SI Review: June 2014

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Research Report: Where Do You Stand?

Easy tools for benchmarking your staffing firm against your competitors

By Ziv Tepman

As a business leader in the staffing industry, it can be tempting to compare your company’s performance solely to what you have achieved in the past. This is the lowest hanging fruit because the data is so easily accessible to you. However, setting informed goals means comparing your results and operational metrics to how your peers are faring as well — and regularly.

You may be hitting your internal targets, but benchmarking against other staffing firms can serve as a reality check and an early warning sign in case you are not keeping up. Where you rate low, you can investigate underlying causes, develop an improvement plan and monitor the outcome of your efforts. Two easy tools for benchmarking your staffing business are Staffing Industry Analysts’ monthly Pulse Report and semi-annual Staffing Industry Benchmarking Consortium (SIBC) Report.

The Pulse

Every month we survey hundreds of staffing firms of various sizes on how their business performed in the most recent month. Firms share their year-over-year and month-over-month revenue growth broken down by staffing sector (temporary staffing, direct placement, and retained search) and skill segment (such as office/clerical and finance/accounting). It is valuable to compare, on a monthly basis, where your firm’s top line growth falls relative to that of your peers.

We calculate the median, 25th percentile, and 75th percentile of the year-over-year and month-over-month revenue growth reported by participating firms. If your firm’s growth within your skill segments is falling above the median on a regular basis, you are effectively keeping up with your competition. If you are exceeding the 75th percentile on both a year-over-year and month-over-month basis, you can rest assured that your firm is a top performer. Conversely, growth results at or below the 25th percentile over multiple periods should be a call to action — adjust your company’s growth targets accordingly and identify why you are falling short of your peers.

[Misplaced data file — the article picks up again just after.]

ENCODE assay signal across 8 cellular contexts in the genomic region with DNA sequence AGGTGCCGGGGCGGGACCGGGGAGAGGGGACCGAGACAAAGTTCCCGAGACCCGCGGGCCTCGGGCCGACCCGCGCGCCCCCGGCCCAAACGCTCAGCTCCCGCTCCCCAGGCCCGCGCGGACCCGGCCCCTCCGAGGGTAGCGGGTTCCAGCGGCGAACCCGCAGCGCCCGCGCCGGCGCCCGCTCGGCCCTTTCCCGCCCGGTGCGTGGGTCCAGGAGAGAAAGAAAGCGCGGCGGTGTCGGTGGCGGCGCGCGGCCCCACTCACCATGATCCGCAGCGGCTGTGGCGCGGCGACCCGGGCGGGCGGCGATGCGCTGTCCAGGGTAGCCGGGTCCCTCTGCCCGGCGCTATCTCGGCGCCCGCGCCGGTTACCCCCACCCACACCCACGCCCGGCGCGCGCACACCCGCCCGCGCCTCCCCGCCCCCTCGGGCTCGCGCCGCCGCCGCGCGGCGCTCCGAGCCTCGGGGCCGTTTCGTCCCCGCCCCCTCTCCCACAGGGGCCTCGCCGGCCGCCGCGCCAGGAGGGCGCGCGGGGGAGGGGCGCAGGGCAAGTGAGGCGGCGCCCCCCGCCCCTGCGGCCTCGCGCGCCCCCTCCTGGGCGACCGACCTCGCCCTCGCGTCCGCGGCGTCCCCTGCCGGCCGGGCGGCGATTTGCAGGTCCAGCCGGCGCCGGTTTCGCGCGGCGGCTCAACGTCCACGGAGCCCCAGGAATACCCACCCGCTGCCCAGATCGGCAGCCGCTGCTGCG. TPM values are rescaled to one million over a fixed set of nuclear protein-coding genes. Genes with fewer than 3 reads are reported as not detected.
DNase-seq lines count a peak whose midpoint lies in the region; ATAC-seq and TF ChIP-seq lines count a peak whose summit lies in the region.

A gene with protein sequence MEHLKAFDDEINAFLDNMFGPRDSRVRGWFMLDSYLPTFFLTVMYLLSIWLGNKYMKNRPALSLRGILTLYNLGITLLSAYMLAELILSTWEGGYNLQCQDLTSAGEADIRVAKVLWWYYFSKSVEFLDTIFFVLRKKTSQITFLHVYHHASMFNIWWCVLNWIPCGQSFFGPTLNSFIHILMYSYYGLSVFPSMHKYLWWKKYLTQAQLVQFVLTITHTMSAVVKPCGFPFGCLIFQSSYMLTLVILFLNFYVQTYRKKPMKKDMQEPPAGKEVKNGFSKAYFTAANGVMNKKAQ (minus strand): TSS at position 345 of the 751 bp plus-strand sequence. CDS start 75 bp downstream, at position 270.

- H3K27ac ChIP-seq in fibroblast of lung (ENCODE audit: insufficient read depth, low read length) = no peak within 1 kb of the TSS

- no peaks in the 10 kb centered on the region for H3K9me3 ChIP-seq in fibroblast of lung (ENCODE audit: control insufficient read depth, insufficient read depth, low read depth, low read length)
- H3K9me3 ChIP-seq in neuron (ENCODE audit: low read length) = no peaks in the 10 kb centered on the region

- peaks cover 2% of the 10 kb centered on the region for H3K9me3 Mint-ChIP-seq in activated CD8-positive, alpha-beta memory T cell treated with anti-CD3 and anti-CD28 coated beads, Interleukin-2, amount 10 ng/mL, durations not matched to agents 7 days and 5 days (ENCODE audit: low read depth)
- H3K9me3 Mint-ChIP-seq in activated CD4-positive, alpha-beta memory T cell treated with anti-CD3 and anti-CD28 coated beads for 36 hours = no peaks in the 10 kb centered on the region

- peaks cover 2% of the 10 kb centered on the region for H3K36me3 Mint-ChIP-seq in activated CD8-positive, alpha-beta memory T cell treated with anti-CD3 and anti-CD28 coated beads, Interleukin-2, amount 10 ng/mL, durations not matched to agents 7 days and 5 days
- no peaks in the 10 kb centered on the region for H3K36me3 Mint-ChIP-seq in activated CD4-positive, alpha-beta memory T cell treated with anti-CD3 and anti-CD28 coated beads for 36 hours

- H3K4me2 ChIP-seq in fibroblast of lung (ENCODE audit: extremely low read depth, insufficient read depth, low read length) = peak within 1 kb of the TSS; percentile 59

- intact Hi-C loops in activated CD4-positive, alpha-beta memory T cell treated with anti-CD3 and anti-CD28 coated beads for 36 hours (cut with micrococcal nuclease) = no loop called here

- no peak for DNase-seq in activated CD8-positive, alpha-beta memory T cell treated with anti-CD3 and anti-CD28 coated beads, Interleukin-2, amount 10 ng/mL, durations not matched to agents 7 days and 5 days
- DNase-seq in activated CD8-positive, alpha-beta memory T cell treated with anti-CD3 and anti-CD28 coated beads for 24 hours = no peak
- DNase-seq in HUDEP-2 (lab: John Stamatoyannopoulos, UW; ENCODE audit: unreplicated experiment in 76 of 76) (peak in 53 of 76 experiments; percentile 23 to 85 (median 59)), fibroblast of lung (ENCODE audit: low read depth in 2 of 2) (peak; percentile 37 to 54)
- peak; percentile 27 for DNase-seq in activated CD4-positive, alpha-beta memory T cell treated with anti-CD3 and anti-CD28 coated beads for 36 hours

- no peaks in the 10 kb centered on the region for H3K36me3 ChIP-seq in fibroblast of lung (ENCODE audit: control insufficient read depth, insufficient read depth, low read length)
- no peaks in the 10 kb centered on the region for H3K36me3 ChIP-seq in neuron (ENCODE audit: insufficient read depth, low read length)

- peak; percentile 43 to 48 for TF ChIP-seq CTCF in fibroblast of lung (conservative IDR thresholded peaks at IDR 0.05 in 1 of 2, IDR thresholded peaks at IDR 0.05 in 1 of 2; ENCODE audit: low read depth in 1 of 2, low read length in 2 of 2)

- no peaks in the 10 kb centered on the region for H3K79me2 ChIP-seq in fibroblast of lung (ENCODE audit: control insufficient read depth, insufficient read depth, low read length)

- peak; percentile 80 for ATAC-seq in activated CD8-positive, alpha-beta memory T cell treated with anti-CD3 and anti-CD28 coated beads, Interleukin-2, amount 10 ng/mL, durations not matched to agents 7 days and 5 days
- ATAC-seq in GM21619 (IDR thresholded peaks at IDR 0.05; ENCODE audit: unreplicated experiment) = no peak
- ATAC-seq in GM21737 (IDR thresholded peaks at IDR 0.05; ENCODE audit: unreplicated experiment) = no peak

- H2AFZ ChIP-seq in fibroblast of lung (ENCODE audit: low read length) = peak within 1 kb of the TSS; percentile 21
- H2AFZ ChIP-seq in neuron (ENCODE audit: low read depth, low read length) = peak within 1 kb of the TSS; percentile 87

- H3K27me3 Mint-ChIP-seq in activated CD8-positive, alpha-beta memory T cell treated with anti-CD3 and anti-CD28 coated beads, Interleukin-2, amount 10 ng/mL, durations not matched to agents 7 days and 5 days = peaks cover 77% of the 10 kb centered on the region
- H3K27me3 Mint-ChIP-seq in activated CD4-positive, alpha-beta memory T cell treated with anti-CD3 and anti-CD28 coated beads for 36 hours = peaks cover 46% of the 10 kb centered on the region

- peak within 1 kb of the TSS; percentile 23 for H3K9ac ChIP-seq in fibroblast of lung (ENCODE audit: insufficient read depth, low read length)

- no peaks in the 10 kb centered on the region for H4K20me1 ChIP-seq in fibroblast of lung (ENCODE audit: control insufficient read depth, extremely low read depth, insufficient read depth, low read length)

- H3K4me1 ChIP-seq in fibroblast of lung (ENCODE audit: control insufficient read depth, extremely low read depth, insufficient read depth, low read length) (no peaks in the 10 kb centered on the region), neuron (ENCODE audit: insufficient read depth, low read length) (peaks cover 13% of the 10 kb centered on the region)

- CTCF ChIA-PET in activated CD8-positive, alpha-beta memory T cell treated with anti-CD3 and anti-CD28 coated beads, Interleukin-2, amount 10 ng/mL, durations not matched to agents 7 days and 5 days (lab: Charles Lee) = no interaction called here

The Pulse Report also displays historic trends. Achieving revenue growth in line with your competitors in a particular month may not be sufficient if the skill segments in which you compete are seeing acceleration while your growth remains constant. Do a side-by-side comparison between your company’s monthly growth trend in each skill segment with the trends in the Pulse Report and identify any significant divergences. Other trends captured in the Pulse Report include new orders, bill rates, and sales and recruiting difficulty.

While the Pulse Report can go a long way in helping your firm stay in tune with the competition, digging deeper reveals more.

The Consortium

Twice a year, we ask staffing firms to share more detailed data from the prior six months and from the year-ago six-month period. From the data points they provide, we can compute key metrics that can serve as outstanding benchmarks for many aspects of your business. Like the Pulse Report, this report details 25th percentile, median and 75th percentile values, and compares current results to prior-period results. On the financial side, the SIBC Report allows you to benchmark your gross margin percentage, various operating expenses as a percentage of your revenue, and EBITDA as a percentage of revenue. Even if the Pulse Report reveals your top-line growth to be on par with your competitors, if your gross margin is falling below the 25th percentile, you may not be containing temporary worker direct costs as effectively as your peers. Similarly, if your marketing and advertising expenses are running rampant compared to the industry as a whole, this may indicate you should take a more cost-effective approach to promoting your business.

The SIBC can help you dig a little deeper. Consider breaking down your financials into per-employee metrics such as revenue, gross profit, and wages and benefits per employee, and comparing them to SIBC results. How much profit is each of your employees generating? Are you paying them enough? Is your staff turnover higher than that of your peers? Some simple arithmetic can reveal invaluable insights into your business. Other operational metrics covered by the SIBC Report include weekly temporary worker hours served per internal employee, average number of days to collect revenue after a sale, and a variety of others. Identifying where your firm falls along these dimensions can pinpoint operational shortcomings in a way that financial benchmarking alone cannot.

In this information age, the more data you have, the better equipped you will be to guide your staffing business in the right direction.

For more information, contact member services at (800) 950-9496.

Ziv Tepman, research associate at Staffing Industry Analysts, can be reached at ztepman@staffingindustry.com.

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